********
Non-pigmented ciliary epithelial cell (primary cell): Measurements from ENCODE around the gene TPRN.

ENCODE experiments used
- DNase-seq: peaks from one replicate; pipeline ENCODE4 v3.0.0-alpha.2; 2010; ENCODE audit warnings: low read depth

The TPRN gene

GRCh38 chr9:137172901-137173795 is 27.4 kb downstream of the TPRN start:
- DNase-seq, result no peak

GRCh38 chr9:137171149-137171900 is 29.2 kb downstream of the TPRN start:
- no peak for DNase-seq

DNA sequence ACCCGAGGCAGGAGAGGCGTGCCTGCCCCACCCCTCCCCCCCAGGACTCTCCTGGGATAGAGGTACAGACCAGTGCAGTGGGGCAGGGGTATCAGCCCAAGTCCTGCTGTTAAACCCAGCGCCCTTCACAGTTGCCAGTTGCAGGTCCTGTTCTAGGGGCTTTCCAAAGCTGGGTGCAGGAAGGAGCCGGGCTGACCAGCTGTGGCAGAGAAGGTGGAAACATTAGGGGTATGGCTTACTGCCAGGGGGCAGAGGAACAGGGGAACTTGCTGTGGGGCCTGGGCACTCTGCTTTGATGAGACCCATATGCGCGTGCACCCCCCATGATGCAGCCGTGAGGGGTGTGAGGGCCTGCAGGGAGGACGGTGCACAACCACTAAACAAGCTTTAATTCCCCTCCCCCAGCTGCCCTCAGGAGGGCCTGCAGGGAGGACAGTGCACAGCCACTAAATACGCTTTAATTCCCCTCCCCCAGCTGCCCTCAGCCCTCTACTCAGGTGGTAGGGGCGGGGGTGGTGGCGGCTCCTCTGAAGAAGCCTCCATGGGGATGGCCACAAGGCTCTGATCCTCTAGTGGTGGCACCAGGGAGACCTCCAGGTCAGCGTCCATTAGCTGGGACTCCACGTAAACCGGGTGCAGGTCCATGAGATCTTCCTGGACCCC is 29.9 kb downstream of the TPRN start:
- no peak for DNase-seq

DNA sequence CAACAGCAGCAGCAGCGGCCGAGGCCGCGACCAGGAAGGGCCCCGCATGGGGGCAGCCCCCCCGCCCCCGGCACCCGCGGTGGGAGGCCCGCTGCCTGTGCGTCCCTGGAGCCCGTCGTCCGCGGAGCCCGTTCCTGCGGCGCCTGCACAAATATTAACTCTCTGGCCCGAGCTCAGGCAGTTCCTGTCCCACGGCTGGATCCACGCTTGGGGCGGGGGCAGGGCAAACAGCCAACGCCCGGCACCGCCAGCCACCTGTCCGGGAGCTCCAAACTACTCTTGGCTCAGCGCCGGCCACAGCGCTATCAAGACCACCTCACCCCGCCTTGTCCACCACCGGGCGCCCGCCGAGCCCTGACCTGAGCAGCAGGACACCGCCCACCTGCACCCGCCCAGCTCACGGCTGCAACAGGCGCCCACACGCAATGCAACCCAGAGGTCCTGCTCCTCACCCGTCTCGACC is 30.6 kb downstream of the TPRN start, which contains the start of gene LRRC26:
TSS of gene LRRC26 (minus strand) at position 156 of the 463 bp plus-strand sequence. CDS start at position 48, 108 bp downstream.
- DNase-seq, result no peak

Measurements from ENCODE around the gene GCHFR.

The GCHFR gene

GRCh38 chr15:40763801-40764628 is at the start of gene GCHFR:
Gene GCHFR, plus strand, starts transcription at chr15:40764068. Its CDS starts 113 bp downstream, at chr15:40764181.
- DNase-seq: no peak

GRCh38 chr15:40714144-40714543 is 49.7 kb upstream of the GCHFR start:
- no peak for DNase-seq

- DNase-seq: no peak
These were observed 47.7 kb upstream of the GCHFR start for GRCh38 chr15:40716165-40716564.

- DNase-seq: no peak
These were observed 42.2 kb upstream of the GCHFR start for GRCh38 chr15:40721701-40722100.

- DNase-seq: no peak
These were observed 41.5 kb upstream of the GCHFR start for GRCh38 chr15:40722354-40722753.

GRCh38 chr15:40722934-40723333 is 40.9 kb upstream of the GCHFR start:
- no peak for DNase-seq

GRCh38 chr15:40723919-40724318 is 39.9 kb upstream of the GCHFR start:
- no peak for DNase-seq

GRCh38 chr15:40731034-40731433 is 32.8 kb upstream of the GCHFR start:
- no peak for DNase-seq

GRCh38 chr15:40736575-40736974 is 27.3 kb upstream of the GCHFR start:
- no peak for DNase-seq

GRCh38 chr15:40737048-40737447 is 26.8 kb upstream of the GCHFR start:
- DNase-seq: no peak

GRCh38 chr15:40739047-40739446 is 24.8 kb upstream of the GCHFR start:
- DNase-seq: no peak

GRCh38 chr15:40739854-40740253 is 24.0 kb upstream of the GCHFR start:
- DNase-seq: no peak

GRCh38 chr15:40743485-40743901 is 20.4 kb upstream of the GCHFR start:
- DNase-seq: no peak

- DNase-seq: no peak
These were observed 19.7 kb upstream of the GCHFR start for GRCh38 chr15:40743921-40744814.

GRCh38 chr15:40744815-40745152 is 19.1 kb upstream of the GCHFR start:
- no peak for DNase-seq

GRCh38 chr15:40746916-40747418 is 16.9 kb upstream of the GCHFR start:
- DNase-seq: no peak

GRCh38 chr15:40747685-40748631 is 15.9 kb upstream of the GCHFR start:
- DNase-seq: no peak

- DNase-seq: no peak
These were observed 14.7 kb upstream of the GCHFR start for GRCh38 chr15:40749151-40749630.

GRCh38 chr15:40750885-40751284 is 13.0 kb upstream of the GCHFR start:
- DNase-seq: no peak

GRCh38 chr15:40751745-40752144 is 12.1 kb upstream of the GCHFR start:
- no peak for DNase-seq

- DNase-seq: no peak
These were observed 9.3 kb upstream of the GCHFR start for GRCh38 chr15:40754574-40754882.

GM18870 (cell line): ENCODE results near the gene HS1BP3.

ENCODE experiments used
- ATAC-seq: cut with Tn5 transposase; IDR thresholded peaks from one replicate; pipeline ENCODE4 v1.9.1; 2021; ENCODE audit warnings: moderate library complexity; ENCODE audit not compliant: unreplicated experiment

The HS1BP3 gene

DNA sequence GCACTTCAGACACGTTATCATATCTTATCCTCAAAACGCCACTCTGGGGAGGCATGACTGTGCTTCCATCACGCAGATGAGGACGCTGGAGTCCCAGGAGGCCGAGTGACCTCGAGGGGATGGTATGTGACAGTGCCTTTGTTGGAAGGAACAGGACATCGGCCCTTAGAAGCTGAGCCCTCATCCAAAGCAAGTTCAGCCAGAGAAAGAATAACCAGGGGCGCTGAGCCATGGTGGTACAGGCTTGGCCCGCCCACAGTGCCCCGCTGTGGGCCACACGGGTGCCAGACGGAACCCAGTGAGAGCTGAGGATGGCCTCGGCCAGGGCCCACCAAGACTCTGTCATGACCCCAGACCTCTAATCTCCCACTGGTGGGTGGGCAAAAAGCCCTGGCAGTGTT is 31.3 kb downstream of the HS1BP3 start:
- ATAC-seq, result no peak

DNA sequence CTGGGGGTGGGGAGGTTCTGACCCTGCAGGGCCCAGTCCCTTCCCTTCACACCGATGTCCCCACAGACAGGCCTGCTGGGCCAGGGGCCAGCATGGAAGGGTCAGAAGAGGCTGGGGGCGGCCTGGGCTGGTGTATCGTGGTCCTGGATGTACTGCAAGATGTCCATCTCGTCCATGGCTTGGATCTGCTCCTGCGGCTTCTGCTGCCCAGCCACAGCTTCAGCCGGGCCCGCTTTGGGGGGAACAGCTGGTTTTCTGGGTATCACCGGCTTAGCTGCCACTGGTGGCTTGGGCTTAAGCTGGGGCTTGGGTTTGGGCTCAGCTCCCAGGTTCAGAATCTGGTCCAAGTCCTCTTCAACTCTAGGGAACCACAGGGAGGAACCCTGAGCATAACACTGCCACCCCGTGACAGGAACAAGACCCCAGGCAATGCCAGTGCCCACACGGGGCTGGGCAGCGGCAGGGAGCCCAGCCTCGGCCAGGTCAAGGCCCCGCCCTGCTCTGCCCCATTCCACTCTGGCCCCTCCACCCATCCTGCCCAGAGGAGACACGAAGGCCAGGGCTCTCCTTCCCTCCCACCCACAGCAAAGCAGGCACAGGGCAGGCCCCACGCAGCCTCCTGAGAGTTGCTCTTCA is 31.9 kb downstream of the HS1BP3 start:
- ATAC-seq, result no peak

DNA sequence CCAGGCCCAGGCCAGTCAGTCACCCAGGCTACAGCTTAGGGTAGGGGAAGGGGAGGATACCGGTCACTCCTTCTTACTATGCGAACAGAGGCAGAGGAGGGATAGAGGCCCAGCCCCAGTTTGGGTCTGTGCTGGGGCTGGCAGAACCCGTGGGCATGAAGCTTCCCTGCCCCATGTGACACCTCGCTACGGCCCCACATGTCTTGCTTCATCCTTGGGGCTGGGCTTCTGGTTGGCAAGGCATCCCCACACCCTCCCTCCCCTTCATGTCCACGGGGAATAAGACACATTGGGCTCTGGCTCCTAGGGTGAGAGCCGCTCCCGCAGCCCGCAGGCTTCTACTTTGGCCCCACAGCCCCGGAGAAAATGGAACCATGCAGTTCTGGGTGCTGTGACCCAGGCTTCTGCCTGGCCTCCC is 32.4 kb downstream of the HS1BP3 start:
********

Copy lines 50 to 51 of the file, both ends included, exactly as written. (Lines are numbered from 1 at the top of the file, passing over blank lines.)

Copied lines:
- DNase-seq: no peak

- DNase-seq: no peak